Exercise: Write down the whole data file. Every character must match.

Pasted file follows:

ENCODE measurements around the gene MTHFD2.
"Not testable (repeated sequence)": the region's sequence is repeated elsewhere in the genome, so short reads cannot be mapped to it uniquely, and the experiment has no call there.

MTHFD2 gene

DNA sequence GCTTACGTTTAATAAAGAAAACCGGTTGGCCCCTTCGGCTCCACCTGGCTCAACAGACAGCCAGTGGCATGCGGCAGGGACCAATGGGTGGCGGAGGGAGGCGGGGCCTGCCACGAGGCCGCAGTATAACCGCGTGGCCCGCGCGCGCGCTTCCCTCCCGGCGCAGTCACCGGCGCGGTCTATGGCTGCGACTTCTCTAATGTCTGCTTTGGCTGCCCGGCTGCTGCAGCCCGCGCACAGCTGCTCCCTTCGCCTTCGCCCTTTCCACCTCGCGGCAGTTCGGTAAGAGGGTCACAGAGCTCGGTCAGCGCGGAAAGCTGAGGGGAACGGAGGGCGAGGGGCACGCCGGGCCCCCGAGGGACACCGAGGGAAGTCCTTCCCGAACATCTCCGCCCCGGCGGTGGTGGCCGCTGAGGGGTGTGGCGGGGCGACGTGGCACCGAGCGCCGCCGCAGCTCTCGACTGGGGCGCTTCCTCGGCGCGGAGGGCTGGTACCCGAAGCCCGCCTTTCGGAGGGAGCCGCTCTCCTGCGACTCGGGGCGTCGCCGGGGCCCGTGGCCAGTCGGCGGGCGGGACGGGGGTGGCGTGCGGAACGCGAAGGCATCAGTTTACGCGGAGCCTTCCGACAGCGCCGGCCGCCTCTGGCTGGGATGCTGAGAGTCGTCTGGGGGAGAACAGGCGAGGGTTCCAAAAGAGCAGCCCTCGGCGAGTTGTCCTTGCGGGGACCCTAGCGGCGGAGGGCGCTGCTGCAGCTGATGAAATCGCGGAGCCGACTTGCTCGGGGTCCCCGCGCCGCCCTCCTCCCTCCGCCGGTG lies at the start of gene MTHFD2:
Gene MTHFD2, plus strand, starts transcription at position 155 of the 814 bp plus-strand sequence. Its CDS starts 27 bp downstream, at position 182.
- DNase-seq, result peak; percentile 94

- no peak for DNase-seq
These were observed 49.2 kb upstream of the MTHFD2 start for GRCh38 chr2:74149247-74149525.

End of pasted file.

ENCODE measurements around the gene MTHFD2.
"Not testable (repeated sequence)": the region's sequence is repeated elsewhere in the genome, so short reads cannot be mapped to it uniquely, and the experiment has no call there.

MTHFD2 gene

DNA sequence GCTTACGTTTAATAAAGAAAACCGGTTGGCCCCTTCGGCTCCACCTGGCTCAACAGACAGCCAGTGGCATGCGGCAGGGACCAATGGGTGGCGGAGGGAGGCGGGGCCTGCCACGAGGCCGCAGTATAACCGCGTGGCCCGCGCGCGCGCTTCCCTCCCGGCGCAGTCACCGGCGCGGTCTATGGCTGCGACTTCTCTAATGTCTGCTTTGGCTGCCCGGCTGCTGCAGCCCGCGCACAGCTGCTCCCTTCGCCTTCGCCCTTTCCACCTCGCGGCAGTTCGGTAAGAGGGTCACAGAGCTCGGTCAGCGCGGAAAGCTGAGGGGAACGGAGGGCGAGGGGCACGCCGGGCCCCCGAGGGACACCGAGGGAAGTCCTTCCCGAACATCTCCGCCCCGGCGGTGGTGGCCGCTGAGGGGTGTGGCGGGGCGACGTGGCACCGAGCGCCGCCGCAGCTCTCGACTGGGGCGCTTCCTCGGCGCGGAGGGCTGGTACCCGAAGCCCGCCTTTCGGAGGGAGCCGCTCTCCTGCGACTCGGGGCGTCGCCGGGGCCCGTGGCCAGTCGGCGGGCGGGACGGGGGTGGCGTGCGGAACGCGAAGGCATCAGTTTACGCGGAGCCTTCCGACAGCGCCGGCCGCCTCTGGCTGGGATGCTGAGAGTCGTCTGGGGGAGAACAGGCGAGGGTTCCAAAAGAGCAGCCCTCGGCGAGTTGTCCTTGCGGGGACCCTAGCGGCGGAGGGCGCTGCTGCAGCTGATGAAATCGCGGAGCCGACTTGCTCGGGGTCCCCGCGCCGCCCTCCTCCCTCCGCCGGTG lies at the start of gene MTHFD2:
Gene MTHFD2, plus strand, starts transcription at position 155 of the 814 bp plus-strand sequence. Its CDS starts 27 bp downstream, at position 182.
- DNase-seq, result peak; percentile 94

- no peak for DNase-seq
These were observed 49.2 kb upstream of the MTHFD2 start for GRCh38 chr2:74149247-74149525.